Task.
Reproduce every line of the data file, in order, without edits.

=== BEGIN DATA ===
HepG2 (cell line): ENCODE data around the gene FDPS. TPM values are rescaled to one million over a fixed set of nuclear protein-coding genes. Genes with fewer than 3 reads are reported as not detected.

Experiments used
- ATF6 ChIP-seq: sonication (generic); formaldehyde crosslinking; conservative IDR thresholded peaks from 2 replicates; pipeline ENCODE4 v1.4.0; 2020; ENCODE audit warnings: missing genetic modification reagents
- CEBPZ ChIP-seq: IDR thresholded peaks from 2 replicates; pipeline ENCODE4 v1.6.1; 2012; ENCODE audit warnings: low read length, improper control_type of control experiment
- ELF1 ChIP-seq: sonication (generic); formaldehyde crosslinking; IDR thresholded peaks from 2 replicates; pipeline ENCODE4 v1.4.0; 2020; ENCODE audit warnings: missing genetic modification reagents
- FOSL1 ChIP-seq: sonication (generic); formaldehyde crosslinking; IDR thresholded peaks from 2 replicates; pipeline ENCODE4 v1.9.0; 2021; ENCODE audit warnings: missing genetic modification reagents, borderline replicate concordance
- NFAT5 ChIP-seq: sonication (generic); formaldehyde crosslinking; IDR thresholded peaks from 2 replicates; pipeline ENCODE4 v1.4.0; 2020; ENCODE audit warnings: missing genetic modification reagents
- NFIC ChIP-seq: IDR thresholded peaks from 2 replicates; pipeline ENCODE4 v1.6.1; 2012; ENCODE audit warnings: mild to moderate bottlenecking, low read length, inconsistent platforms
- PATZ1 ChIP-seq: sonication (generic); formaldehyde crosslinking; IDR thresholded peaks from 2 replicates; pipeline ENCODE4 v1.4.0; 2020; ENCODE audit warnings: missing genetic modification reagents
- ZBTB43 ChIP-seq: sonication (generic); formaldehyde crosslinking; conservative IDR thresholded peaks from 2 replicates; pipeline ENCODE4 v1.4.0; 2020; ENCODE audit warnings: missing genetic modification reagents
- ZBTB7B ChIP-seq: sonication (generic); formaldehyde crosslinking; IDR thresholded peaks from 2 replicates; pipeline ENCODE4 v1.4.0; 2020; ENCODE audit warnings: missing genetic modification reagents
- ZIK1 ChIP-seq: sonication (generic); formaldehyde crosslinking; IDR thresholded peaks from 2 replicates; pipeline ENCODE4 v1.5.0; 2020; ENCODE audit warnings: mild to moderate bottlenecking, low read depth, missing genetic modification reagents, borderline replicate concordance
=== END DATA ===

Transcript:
HepG2 (cell line): ENCODE data around the gene FDPS. TPM values are rescaled to one million over a fixed set of nuclear protein-coding genes. Genes with fewer than 3 reads are reported as not detected.

Experiments used
- ATF6 ChIP-seq: sonication (generic); formaldehyde crosslinking; conservative IDR thresholded peaks from 2 replicates; pipeline ENCODE4 v1.4.0; 2020; ENCODE audit warnings: missing genetic modification reagents
- CEBPZ ChIP-seq: IDR thresholded peaks from 2 replicates; pipeline ENCODE4 v1.6.1; 2012; ENCODE audit warnings: low read length, improper control_type of control experiment
- ELF1 ChIP-seq: sonication (generic); formaldehyde crosslinking; IDR thresholded peaks from 2 replicates; pipeline ENCODE4 v1.4.0; 2020; ENCODE audit warnings: missing genetic modification reagents
- FOSL1 ChIP-seq: sonication (generic); formaldehyde crosslinking; IDR thresholded peaks from 2 replicates; pipeline ENCODE4 v1.9.0; 2021; ENCODE audit warnings: missing genetic modification reagents, borderline replicate concordance
- NFAT5 ChIP-seq: sonication (generic); formaldehyde crosslinking; IDR thresholded peaks from 2 replicates; pipeline ENCODE4 v1.4.0; 2020; ENCODE audit warnings: missing genetic modification reagents
- NFIC ChIP-seq: IDR thresholded peaks from 2 replicates; pipeline ENCODE4 v1.6.1; 2012; ENCODE audit warnings: mild to moderate bottlenecking, low read length, inconsistent platforms
- PATZ1 ChIP-seq: sonication (generic); formaldehyde crosslinking; IDR thresholded peaks from 2 replicates; pipeline ENCODE4 v1.4.0; 2020; ENCODE audit warnings: missing genetic modification reagents
- ZBTB43 ChIP-seq: sonication (generic); formaldehyde crosslinking; conservative IDR thresholded peaks from 2 replicates; pipeline ENCODE4 v1.4.0; 2020; ENCODE audit warnings: missing genetic modification reagents
- ZBTB7B ChIP-seq: sonication (generic); formaldehyde crosslinking; IDR thresholded peaks from 2 replicates; pipeline ENCODE4 v1.4.0; 2020; ENCODE audit warnings: missing genetic modification reagents
- ZIK1 ChIP-seq: sonication (generic); formaldehyde crosslinking; IDR thresholded peaks from 2 replicates; pipeline ENCODE4 v1.5.0; 2020; ENCODE audit warnings: mild to moderate bottlenecking, low read depth, missing genetic modification reagents, borderline replicate concordance